The Bigger Problemis the boiler that can meet the demand of 3/8" pipe.
Can we make one small enough?
Zevon was last year SWEIhttp://jbblog.flopro.taco-hvac.com/lawyers-guns-money/You didn't get what you didn't pay for and it will never be what you thought it would
and in 2010Go figure
http://jbblog.flopro.taco-hvac.com/werewolves-and-boilers-of-london/You didn't get what you didn't pay for and it will never be what you thought it would
Why3/8" tubing ? You like high head pressures and more manifold outlets ?You didn't get what you didn't pay for and it will never be what you thought it would
the dT vs dP debate seemed to quicklyreveal itself as an argument over which strategy insures the pump gets to and remains at its minimum speed first. If so little energy is really necessary for pumping in a typical manifold system, perhaps one is better off taking advantage of this efficiency and downsizing diameters or significantly increasing loop lengths when the opportunity arises.
or just size the pump properlysorry to sound like a broken record, but 008 hydraulics are not the solution to all problems -- even when you run them on a VFD.
Missed the Zevon posts - thanks. Still have my original Excitable Boy LP on the shelf. Miss that guy.This post was edited by an admin on June 6, 2013 2:34 AM.
LikewiseWhen the electrical power usage difference between these pumping strategies is probably only around 10 watts or less, isn't the thermodynamic performance impact a critical variable? Keep in mind that 10 watts is about 34 btu/hour. And minimum heat source btu output is often 10,000 btus and up. I feel like I'm not seeing a complete picture in this debate regarding total system efficiency.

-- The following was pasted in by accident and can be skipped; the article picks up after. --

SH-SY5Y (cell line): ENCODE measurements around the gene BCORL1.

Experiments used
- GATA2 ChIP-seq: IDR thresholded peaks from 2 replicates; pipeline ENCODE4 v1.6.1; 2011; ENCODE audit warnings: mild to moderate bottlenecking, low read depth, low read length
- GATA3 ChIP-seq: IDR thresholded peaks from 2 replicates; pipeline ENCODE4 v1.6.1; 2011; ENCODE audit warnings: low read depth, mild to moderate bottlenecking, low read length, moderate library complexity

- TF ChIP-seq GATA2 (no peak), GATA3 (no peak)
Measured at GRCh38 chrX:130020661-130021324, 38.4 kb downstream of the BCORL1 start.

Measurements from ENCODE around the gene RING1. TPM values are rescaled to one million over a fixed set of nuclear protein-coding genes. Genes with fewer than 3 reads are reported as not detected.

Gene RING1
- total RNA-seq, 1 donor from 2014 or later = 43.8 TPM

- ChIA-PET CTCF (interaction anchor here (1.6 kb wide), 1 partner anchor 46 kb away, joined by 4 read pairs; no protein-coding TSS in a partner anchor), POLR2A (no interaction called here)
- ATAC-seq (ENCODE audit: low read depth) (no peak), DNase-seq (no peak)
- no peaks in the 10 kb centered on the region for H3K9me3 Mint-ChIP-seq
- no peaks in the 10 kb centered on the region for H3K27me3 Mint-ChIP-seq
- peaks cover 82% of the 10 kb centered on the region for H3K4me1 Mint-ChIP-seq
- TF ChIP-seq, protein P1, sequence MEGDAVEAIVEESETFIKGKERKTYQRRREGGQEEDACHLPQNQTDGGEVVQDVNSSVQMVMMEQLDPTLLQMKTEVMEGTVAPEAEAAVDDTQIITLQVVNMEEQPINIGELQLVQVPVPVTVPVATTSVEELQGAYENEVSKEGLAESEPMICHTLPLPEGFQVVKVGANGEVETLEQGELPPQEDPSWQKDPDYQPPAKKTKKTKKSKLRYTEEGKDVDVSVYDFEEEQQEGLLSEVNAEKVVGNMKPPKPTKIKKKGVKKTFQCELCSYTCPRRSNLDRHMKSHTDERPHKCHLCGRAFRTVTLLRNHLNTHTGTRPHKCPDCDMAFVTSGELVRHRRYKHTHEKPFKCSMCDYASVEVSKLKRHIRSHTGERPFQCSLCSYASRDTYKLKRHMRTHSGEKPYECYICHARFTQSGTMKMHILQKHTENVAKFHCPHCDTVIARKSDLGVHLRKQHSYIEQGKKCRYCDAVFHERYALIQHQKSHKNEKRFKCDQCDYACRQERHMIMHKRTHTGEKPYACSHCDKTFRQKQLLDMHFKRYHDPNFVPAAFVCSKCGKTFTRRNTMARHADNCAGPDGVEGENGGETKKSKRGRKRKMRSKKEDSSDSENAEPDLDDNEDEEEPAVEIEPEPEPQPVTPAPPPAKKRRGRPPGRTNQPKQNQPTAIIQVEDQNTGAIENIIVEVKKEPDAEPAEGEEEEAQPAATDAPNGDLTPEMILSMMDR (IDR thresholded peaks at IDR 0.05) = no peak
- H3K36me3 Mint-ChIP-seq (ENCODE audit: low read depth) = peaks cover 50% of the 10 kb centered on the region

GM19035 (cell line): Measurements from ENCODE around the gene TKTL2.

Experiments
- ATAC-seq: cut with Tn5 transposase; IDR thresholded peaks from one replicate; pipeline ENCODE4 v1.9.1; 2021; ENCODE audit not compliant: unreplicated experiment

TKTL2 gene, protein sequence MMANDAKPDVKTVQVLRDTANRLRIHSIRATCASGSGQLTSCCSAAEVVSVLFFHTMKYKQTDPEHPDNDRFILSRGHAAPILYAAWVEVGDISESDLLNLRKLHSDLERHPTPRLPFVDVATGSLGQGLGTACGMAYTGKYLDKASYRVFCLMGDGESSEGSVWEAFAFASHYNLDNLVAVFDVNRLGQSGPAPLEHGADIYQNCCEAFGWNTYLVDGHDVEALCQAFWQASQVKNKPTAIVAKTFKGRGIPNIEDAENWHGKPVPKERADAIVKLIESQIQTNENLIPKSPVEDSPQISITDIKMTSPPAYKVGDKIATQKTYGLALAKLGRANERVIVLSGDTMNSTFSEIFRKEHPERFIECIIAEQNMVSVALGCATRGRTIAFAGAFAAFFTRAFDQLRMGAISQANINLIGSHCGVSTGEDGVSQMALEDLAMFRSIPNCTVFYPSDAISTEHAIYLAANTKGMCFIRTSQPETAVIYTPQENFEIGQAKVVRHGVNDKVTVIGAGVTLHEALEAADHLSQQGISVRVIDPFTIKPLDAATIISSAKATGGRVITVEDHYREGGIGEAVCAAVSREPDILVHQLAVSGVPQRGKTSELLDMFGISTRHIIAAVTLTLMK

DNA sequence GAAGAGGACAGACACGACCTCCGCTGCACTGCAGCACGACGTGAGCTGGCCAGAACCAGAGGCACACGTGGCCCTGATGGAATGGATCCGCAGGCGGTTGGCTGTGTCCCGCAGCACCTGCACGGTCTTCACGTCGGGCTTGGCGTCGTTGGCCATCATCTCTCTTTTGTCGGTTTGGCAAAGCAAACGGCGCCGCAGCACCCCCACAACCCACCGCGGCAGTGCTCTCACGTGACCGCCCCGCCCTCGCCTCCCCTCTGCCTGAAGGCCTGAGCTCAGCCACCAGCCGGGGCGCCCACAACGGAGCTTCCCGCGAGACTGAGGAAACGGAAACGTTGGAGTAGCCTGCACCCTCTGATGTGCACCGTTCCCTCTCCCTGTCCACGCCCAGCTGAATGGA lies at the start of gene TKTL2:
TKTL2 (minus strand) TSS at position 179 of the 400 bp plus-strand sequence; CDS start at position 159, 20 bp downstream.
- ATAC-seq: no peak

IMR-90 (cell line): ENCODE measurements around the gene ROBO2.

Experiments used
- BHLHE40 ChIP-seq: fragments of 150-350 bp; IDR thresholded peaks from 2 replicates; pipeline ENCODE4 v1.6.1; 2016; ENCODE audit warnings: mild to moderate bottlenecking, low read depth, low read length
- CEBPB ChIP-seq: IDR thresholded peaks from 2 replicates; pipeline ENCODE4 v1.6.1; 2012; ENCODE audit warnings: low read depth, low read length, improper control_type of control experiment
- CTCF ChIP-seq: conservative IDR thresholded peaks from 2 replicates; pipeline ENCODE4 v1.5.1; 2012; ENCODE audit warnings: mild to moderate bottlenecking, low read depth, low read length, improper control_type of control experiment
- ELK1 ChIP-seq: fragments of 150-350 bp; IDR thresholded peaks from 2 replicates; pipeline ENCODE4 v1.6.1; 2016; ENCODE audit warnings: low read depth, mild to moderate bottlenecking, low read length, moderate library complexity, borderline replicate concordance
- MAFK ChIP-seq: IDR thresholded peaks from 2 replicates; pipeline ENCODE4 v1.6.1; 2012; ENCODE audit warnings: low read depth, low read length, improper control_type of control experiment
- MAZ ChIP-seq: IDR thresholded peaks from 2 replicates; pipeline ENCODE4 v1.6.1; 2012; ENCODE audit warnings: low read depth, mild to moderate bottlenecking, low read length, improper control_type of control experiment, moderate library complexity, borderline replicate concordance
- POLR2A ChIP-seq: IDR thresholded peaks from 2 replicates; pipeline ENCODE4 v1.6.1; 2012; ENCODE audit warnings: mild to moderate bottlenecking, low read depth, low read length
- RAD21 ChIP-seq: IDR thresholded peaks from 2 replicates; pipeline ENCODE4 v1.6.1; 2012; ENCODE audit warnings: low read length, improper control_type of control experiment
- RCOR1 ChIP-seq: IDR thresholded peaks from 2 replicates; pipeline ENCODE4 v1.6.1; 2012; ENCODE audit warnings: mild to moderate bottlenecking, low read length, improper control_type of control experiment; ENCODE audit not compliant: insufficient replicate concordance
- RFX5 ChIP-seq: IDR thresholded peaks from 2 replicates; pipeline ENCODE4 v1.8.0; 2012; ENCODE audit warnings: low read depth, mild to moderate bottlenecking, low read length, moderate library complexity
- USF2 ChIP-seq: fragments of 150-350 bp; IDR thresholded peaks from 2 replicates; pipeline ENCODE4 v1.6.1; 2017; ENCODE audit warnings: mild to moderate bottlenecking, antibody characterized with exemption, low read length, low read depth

I Feel ThatA lot of people have taken it all out of context. I take JB's blog as education in looking at both pumps and seeing which one fits the application I'm looking at. They both have their place and there is nothing wrong with plotting how each pump would react in a particular job and pick the one that fits best.
Reality is that for the application he is putting both pumps in that is how each pump reacts under those conditions per how the pumps are set up. If everyone remembers the first paragraph in the first blog he says, take it how you see fit.
You willinevitably end up with at least a few loops or manifolds including S&R that will exceed the head pressures any of these pumps can deliver . Than what , use a 008VDT and save no electricity ?
I must say it is very cool to Know for sure that your radiant panel is operating at it's designed for Delta T . Never could nail that 100% of the time no matter the conditions with Delta P circs , do it regularly with Delta T . Just sayin !You didn't get what you didn't pay for and it will never be what you thought it would
I don't understand thedesire to hit design temp delta 100% of the time. If a system requires a 20 degree delta at 160 supply temperature, does it also require a 20 degree delta on day that is calling for 120 degree supply?